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Percy Stockton v. State of California

December 9, 2011

PERCY STOCKTON,
PLAINTIFF,
v.
STATE OF CALIFORNIA, ET AL.,
DEFENDANTS.



The opinion of the court was delivered by: Gary S. Austin United States Magistrate Judge

ORDER DISMISSING COMPLAINT, WITH LEAVE TO FILE AMENDED COMPLAINT WITHIN THIRTY DAYS (ECF No. 1)

Screening Order

I. Screening Requirement

Plaintiff is a state prisoner proceeding pro se and in forma pauperis in this civil rights action pursuant to 42 U.S.C. § 1983. The matter was referred to a United States Magistrate Judge pursuant to 28 U.S.C. § 636(b)(1)(B) and Local Rule 302.

The Court is required to screen complaints brought by prisoners seeking relief against a governmental entity or officer or employee of a governmental entity. 28 U.S.C. § 1915A(a). The Court must dismiss a complaint or portion thereof if the prisoner has raised claims that are legally "frivolous or malicious," that fail to state a claim upon which relief may be granted, or that seek monetary relief from a defendant who is immune from such relief. 28 U.S.C. § 1915A(b)(1),(2). "Notwithstanding any filing fee, or any portion thereof, that may have been paid, the court shall dismiss the case at any time if the court determines that . . . the action or appeal . . . fails to state a claim upon which relief may be granted." 28 U.S.C. § 1915(e)(2)(B)(ii).

"Rule 8(a)'s simplified pleading standard applies to all civil actions, with limited exceptions," none of which applies to section 1983 actions. Swierkiewicz v. Sorema N. A., 534 U.S. 506, 512 (2002); Fed. R. Civ. P. 8(a). Pursuant to Rule 8(a), a complaint must contain "a short and plain statement of the claim showing that the pleader is entitled to relief . . . ." Fed. R. Civ. P. 8(a). "Such a statement must simply give the defendant fair notice of what the plaintiff's claim is and the grounds upon which it rests." Swierkiewicz, 534 U.S. at 512. However, "the liberal pleading standard . . . applies only to a plaintiff's factual allegations." Neitze v. Williams, 490 U.S. 319, 330 n.9 (1989). "[A] liberal interpretation of a civil rights complaint may not supply essential elements of the claim that were not initially pled." Bruns v. Nat'l Credit Union Admin., 122 F.3d 1251, 1257 (9th Cir. 1997) (quoting Ivey v. Bd. of Regents, 673 F.2d 266, 268 (9th Cir. 1982)).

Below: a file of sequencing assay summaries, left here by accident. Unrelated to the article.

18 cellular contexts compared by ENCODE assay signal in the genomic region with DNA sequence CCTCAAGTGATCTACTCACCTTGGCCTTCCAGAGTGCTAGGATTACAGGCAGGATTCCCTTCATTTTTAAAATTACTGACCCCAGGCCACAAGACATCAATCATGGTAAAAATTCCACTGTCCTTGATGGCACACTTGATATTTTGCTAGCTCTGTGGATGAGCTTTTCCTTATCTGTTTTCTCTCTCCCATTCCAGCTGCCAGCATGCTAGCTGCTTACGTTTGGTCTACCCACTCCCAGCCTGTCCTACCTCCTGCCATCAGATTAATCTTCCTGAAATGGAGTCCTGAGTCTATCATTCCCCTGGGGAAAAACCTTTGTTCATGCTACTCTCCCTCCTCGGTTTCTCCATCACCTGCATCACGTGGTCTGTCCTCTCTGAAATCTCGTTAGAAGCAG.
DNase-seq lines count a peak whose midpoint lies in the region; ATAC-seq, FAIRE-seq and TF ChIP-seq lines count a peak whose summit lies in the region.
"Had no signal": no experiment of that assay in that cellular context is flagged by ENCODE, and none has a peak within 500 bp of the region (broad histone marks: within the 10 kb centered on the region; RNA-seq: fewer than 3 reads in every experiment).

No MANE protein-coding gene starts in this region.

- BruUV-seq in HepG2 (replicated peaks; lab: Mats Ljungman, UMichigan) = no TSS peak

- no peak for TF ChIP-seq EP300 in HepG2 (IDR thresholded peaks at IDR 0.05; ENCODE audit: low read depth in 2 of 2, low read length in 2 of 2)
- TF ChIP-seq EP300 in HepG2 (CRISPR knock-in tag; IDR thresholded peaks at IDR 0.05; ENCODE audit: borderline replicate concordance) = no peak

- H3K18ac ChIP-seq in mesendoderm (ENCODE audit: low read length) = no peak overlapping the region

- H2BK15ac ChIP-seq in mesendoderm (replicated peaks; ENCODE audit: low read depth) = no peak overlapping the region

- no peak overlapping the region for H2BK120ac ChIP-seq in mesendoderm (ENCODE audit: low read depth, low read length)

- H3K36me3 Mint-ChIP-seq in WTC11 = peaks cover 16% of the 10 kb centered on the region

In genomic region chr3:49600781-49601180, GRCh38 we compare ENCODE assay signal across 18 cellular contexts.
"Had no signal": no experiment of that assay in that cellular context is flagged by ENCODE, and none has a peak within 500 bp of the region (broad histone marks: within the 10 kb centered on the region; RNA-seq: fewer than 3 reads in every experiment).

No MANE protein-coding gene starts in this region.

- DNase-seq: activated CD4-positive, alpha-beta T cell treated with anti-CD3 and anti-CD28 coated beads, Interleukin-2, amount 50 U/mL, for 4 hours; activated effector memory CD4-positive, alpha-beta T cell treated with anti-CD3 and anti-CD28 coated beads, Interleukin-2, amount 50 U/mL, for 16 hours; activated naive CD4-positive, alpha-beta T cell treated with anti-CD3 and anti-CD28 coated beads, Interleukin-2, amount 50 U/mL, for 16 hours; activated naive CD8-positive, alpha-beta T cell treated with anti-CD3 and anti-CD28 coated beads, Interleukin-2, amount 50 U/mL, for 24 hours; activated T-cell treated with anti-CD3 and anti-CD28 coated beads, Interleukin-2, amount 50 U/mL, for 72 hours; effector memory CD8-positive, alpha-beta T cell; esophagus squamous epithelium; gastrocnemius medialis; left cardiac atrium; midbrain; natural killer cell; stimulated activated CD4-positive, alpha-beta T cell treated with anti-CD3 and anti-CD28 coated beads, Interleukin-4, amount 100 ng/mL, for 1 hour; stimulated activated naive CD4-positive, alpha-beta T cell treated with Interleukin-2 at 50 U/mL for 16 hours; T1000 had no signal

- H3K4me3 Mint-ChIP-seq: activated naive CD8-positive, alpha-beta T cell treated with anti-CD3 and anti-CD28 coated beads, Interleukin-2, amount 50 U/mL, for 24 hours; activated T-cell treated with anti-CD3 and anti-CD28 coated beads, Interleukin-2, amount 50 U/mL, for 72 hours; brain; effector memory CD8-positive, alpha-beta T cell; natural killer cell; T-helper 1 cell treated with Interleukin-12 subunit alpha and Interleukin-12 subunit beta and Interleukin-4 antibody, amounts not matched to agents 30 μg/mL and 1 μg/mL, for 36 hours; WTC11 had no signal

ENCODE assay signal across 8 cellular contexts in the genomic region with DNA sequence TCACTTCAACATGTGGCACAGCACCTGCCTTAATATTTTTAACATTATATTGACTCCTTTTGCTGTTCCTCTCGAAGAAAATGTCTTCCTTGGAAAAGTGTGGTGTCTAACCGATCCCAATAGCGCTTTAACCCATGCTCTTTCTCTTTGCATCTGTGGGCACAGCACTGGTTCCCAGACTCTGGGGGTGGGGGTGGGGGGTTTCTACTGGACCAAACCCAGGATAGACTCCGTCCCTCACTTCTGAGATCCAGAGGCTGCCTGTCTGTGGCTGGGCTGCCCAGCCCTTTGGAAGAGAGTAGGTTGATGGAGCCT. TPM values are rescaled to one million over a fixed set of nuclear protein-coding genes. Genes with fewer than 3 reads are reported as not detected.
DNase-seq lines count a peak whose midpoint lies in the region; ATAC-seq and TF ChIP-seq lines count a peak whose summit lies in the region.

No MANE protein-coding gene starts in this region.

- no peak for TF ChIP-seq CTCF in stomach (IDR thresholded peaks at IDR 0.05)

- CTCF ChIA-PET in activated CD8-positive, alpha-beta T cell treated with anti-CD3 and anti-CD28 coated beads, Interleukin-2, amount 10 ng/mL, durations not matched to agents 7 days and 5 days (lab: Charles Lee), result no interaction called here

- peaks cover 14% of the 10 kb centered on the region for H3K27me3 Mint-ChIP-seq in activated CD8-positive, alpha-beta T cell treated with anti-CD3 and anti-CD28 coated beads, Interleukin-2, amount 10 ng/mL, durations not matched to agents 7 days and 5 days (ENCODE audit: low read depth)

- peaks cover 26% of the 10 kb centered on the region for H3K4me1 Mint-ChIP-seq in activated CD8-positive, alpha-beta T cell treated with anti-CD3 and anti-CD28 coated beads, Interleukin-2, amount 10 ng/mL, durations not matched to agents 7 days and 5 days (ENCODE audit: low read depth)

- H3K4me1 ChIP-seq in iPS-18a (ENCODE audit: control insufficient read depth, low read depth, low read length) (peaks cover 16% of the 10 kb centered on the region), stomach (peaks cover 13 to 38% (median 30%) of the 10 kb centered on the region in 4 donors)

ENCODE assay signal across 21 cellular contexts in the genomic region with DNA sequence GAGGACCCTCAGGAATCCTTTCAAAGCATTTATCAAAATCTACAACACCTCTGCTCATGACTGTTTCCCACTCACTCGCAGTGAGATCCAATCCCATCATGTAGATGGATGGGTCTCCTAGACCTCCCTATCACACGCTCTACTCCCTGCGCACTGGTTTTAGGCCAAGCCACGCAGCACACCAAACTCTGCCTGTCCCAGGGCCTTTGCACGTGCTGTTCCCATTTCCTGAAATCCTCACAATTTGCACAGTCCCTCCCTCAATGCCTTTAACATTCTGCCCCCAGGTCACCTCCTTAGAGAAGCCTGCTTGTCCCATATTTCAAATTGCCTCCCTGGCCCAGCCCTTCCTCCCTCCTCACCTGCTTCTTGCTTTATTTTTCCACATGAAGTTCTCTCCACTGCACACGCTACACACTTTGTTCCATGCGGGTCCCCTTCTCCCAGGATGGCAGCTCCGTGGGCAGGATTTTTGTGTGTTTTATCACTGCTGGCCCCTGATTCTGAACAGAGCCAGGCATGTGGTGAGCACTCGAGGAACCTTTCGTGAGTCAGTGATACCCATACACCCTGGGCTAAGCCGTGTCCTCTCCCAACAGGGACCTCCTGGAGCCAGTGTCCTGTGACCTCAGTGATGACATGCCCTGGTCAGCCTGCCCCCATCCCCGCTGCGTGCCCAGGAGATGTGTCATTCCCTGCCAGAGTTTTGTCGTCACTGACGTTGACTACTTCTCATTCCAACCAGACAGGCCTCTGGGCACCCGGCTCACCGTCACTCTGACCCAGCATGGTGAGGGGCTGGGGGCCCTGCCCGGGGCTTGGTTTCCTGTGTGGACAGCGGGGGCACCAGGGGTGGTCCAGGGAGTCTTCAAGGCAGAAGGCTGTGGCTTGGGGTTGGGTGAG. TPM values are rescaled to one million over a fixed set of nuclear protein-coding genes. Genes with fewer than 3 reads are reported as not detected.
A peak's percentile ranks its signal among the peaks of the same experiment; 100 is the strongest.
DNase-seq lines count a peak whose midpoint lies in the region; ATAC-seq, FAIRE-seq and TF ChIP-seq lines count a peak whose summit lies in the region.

II. Plaintiff's Claims

The events at issue in this action occurred at Kern Valley State Prison (KVSP), where Plaintiff was housed at the time.*fn1 Plaintiff claims that he was subjected to unconstitutional conditions of confinement such that they violated the Eighth Amendment's prohibition on cruel and unusual punishment. Plaintiff names the following defendants: the State of California; J. Castro, Warden at KVSP; former Governor Schwarzenegger; George Galaza; Linda Ward; Roy Castro; Michael Knowles; Hedgpeth; Kelly; Harrington; Pfeiffer; Grannis.

Plaintiff alleges that, while at KVSP, he drank contaminated water. Plaintiff alleges that he is "informed by sundry sources" that defendants caused him injury. Plaintiff alleges that sometime before KVSP was opened in 2005, Defendants knew of the presence of arsenic in the water table that supplied the prison with drinking water. Plaintiff alleges that in March of 2005, prisoners were "hastily and haphazardly" moved to KVSP from other prisons. As a result, some inmates were returned to their originating prisons because of the lack of adequate medical services at KVSP.